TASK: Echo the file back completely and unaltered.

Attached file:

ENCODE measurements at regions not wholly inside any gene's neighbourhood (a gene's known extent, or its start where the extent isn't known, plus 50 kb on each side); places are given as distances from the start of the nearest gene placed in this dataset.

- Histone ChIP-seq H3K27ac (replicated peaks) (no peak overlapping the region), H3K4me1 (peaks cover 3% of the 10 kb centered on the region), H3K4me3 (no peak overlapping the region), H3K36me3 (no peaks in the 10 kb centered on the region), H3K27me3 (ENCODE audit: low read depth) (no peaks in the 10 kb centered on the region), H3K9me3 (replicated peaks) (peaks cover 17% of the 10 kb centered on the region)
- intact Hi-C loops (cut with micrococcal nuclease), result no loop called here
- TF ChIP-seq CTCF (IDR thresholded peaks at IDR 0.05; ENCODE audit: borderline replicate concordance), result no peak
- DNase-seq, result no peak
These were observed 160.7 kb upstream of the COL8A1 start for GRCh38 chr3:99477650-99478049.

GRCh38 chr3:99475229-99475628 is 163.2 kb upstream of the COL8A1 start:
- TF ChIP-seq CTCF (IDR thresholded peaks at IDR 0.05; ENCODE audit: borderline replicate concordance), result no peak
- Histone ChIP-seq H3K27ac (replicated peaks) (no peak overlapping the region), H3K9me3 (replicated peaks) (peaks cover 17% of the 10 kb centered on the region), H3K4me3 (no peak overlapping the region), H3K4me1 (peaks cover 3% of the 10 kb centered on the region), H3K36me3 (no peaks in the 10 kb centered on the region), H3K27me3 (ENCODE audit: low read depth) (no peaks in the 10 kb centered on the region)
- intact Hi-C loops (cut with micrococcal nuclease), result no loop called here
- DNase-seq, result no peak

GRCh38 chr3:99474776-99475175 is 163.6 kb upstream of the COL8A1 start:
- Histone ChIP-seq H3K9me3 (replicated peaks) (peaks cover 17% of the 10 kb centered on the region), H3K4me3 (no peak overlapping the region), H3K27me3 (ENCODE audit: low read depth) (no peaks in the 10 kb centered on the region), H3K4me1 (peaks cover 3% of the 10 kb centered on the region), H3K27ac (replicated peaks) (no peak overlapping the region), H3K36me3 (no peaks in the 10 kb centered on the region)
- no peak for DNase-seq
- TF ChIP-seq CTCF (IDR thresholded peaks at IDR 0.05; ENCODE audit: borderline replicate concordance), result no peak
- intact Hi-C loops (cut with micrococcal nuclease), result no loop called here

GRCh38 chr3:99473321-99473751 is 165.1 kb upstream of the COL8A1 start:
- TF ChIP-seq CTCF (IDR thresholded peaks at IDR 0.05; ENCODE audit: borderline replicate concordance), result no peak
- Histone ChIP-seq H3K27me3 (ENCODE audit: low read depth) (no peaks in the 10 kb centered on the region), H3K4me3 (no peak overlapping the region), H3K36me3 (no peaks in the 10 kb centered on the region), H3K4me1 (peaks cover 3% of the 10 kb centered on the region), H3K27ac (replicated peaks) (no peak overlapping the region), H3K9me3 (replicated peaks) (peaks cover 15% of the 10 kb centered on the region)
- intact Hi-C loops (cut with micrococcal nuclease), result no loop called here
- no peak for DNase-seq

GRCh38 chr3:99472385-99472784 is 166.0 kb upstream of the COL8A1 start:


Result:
ENCODE measurements at regions not wholly inside any gene's neighbourhood (a gene's known extent, or its start where the extent isn't known, plus 50 kb on each side); places are given as distances from the start of the nearest gene placed in this dataset.

- Histone ChIP-seq H3K27ac (replicated peaks) (no peak overlapping the region), H3K4me1 (peaks cover 3% of the 10 kb centered on the region), H3K4me3 (no peak overlapping the region), H3K36me3 (no peaks in the 10 kb centered on the region), H3K27me3 (ENCODE audit: low read depth) (no peaks in the 10 kb centered on the region), H3K9me3 (replicated peaks) (peaks cover 17% of the 10 kb centered on the region)
- intact Hi-C loops (cut with micrococcal nuclease), result no loop called here
- TF ChIP-seq CTCF (IDR thresholded peaks at IDR 0.05; ENCODE audit: borderline replicate concordance), result no peak
- DNase-seq, result no peak
These were observed 160.7 kb upstream of the COL8A1 start for GRCh38 chr3:99477650-99478049.

GRCh38 chr3:99475229-99475628 is 163.2 kb upstream of the COL8A1 start:
- TF ChIP-seq CTCF (IDR thresholded peaks at IDR 0.05; ENCODE audit: borderline replicate concordance), result no peak
- Histone ChIP-seq H3K27ac (replicated peaks) (no peak overlapping the region), H3K9me3 (replicated peaks) (peaks cover 17% of the 10 kb centered on the region), H3K4me3 (no peak overlapping the region), H3K4me1 (peaks cover 3% of the 10 kb centered on the region), H3K36me3 (no peaks in the 10 kb centered on the region), H3K27me3 (ENCODE audit: low read depth) (no peaks in the 10 kb centered on the region)
- intact Hi-C loops (cut with micrococcal nuclease), result no loop called here
- DNase-seq, result no peak

GRCh38 chr3:99474776-99475175 is 163.6 kb upstream of the COL8A1 start:
- Histone ChIP-seq H3K9me3 (replicated peaks) (peaks cover 17% of the 10 kb centered on the region), H3K4me3 (no peak overlapping the region), H3K27me3 (ENCODE audit: low read depth) (no peaks in the 10 kb centered on the region), H3K4me1 (peaks cover 3% of the 10 kb centered on the region), H3K27ac (replicated peaks) (no peak overlapping the region), H3K36me3 (no peaks in the 10 kb centered on the region)
- no peak for DNase-seq
- TF ChIP-seq CTCF (IDR thresholded peaks at IDR 0.05; ENCODE audit: borderline replicate concordance), result no peak
- intact Hi-C loops (cut with micrococcal nuclease), result no loop called here

GRCh38 chr3:99473321-99473751 is 165.1 kb upstream of the COL8A1 start:
- TF ChIP-seq CTCF (IDR thresholded peaks at IDR 0.05; ENCODE audit: borderline replicate concordance), result no peak
- Histone ChIP-seq H3K27me3 (ENCODE audit: low read depth) (no peaks in the 10 kb centered on the region), H3K4me3 (no peak overlapping the region), H3K36me3 (no peaks in the 10 kb centered on the region), H3K4me1 (peaks cover 3% of the 10 kb centered on the region), H3K27ac (replicated peaks) (no peak overlapping the region), H3K9me3 (replicated peaks) (peaks cover 15% of the 10 kb centered on the region)
- intact Hi-C loops (cut with micrococcal nuclease), result no loop called here
- no peak for DNase-seq

GRCh38 chr3:99472385-99472784 is 166.0 kb upstream of the COL8A1 start: